Computer Vision Syndrome

 Computer Vision Syndrome

Computer Vision Syndrome (CVS) refers to the set of symptoms that can occur with prolonged use of a computer.  These symptoms include eyestrain, headaches, blurry vision, dry eye, and neck/shoulder pain.  These symptoms may be worsened by an uncorrected refractive error, which might mean you need glasses.  However, you can have these symptoms even if you have good vision.  Most often, the discomfort will resolve with discontinuing computer use, though not always immediately.  If you work on a computer for more than two or three hours everyday, you are likely to experience at least some degree of CVS.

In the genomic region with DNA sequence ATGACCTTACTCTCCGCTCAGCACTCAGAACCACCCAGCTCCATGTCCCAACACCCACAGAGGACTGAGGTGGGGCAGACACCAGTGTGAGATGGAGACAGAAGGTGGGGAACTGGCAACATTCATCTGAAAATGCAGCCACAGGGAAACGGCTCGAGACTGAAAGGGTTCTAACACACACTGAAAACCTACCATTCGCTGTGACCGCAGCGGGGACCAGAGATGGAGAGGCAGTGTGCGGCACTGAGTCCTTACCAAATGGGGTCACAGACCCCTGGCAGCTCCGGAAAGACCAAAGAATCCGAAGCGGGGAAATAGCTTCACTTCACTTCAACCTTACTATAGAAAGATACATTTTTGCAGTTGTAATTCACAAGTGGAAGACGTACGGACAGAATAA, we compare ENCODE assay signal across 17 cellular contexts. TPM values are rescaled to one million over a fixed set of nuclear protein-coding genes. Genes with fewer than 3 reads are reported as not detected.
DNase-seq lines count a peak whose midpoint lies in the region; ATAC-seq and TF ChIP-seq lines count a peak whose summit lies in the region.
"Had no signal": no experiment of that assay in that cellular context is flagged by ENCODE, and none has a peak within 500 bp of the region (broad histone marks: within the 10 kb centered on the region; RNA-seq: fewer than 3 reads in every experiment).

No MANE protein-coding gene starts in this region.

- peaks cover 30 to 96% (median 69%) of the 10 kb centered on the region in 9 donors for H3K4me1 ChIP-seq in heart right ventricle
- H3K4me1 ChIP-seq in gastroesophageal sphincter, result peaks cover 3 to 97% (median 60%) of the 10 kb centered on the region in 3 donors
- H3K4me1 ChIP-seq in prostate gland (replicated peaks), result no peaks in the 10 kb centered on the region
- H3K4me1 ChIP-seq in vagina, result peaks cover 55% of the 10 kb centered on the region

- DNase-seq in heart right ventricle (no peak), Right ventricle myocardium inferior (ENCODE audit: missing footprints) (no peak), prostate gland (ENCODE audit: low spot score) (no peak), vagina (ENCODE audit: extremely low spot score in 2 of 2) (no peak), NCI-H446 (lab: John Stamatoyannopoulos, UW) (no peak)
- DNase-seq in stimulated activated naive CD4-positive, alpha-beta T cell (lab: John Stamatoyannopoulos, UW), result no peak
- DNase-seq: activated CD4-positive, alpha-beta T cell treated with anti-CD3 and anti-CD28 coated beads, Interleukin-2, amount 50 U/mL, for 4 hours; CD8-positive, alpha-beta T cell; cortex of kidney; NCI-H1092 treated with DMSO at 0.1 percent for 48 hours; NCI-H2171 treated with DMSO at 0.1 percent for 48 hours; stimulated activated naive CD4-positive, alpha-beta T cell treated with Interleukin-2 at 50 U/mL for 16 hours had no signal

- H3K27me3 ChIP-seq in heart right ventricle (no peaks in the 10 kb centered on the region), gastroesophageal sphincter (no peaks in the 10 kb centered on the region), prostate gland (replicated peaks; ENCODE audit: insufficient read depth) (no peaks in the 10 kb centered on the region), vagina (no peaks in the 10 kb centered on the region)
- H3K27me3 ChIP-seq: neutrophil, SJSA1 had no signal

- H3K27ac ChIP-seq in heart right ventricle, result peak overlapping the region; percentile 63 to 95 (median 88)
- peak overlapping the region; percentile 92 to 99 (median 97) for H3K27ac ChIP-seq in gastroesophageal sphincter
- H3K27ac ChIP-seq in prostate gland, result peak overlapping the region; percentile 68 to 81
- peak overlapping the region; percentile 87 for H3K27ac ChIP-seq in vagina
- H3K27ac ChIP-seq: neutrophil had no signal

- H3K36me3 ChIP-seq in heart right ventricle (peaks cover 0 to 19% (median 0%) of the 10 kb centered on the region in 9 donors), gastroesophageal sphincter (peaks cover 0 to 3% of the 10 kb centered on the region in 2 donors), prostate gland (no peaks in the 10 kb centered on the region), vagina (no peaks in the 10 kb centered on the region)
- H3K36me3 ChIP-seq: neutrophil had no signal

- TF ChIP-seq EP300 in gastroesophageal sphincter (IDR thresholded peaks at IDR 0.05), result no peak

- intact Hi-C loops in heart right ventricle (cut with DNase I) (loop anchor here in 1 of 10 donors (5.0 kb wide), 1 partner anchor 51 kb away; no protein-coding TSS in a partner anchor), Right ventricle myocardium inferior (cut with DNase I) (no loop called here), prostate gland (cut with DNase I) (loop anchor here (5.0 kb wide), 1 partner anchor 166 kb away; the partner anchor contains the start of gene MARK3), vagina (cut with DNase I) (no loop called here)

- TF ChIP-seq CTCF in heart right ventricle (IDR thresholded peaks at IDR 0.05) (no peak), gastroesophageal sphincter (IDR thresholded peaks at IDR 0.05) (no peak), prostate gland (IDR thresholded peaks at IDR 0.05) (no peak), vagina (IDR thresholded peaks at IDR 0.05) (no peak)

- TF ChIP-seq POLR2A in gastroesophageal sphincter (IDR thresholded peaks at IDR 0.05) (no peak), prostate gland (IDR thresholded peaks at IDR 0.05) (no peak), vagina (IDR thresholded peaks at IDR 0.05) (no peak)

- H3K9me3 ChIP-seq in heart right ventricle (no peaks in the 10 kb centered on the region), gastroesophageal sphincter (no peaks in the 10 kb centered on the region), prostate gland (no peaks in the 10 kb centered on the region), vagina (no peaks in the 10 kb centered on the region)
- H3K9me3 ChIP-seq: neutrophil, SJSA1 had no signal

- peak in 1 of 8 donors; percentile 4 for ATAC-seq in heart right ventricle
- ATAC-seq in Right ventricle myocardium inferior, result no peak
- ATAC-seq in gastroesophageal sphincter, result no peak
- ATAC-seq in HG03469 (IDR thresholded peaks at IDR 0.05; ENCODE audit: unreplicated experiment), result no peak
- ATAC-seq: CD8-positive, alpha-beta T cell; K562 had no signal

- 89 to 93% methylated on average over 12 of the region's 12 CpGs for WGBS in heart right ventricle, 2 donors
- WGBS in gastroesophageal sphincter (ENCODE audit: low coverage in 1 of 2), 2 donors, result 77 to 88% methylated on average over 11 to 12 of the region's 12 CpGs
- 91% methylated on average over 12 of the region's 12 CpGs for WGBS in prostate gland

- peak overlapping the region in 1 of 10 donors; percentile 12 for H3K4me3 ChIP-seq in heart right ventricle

CVS is exacerbated by glare on the computer screen and poor posture/ergonomics.  Also, the print on your computer screen may not be as sharp or the contrast may be poor, which contributes to eyestrain.  The distance at which you work may also cause problems.  If you are presbyopic and wear a bifocal or progressive (no line bifocal), you may find yourself adopting an abnormal posture or head tilt to see the screen clearly.  There are specific lens designs that can address this problem.  Treatment for CVS includes the proper spectacle prescription, an anti-glare cover for your monitor, anti-reflective coating on your eyeglasses to limit glare, and good posture.  It is ideal to have your screen a few inches below eye level and 20 – 28 inches away.  You will want to treat any symptoms of dry eye with artificial tears.  CVS can also be minimized by taking frequent breaks.  You should plan to rest your eyes 15 minutes for every two continuous hours of computer time.  You should also take a break every 20 minutes, adjusting your focus out in the distance for about 20 seconds before resuming your work.